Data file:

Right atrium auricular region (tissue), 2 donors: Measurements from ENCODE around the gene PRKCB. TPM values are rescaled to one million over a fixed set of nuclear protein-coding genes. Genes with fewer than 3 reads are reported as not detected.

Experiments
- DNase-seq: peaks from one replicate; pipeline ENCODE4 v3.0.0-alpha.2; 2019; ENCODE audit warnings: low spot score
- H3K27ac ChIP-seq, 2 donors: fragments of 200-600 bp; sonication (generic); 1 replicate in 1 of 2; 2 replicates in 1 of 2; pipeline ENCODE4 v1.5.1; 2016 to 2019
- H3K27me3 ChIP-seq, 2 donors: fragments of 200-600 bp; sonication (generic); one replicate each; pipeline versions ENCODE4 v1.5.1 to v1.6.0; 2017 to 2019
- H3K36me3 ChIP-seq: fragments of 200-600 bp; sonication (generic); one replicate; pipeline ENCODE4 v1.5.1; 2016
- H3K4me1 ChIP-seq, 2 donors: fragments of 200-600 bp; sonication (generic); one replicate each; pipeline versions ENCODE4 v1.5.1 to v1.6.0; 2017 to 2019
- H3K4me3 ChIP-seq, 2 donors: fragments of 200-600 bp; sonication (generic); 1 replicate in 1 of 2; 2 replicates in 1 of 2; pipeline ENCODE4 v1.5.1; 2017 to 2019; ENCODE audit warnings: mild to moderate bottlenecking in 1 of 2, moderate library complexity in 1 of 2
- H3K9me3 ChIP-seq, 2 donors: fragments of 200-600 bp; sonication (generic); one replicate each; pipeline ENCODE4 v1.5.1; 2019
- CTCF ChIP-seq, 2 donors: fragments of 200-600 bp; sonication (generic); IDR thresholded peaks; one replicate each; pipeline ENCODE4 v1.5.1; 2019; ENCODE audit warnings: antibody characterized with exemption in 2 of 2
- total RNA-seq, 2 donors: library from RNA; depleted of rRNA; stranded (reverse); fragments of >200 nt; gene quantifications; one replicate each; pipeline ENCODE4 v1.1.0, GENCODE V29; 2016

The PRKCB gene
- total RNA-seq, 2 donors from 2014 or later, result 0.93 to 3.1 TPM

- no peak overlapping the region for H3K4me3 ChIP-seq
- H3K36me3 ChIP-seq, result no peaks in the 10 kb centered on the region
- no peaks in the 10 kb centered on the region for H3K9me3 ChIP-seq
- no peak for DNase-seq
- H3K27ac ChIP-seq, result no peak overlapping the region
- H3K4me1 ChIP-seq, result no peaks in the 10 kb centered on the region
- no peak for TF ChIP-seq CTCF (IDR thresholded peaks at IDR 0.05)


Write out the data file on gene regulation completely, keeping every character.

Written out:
Right atrium auricular region (tissue), 2 donors: Measurements from ENCODE around the gene PRKCB. TPM values are rescaled to one million over a fixed set of nuclear protein-coding genes. Genes with fewer than 3 reads are reported as not detected.

Experiments
- DNase-seq: peaks from one replicate; pipeline ENCODE4 v3.0.0-alpha.2; 2019; ENCODE audit warnings: low spot score
- H3K27ac ChIP-seq, 2 donors: fragments of 200-600 bp; sonication (generic); 1 replicate in 1 of 2; 2 replicates in 1 of 2; pipeline ENCODE4 v1.5.1; 2016 to 2019
- H3K27me3 ChIP-seq, 2 donors: fragments of 200-600 bp; sonication (generic); one replicate each; pipeline versions ENCODE4 v1.5.1 to v1.6.0; 2017 to 2019
- H3K36me3 ChIP-seq: fragments of 200-600 bp; sonication (generic); one replicate; pipeline ENCODE4 v1.5.1; 2016
- H3K4me1 ChIP-seq, 2 donors: fragments of 200-600 bp; sonication (generic); one replicate each; pipeline versions ENCODE4 v1.5.1 to v1.6.0; 2017 to 2019
- H3K4me3 ChIP-seq, 2 donors: fragments of 200-600 bp; sonication (generic); 1 replicate in 1 of 2; 2 replicates in 1 of 2; pipeline ENCODE4 v1.5.1; 2017 to 2019; ENCODE audit warnings: mild to moderate bottlenecking in 1 of 2, moderate library complexity in 1 of 2
- H3K9me3 ChIP-seq, 2 donors: fragments of 200-600 bp; sonication (generic); one replicate each; pipeline ENCODE4 v1.5.1; 2019
- CTCF ChIP-seq, 2 donors: fragments of 200-600 bp; sonication (generic); IDR thresholded peaks; one replicate each; pipeline ENCODE4 v1.5.1; 2019; ENCODE audit warnings: antibody characterized with exemption in 2 of 2
- total RNA-seq, 2 donors: library from RNA; depleted of rRNA; stranded (reverse); fragments of >200 nt; gene quantifications; one replicate each; pipeline ENCODE4 v1.1.0, GENCODE V29; 2016

The PRKCB gene
- total RNA-seq, 2 donors from 2014 or later, result 0.93 to 3.1 TPM

- no peak overlapping the region for H3K4me3 ChIP-seq
- H3K36me3 ChIP-seq, result no peaks in the 10 kb centered on the region
- no peaks in the 10 kb centered on the region for H3K9me3 ChIP-seq
- no peak for DNase-seq
- H3K27ac ChIP-seq, result no peak overlapping the region
- H3K4me1 ChIP-seq, result no peaks in the 10 kb centered on the region
- no peak for TF ChIP-seq CTCF (IDR thresholded peaks at IDR 0.05)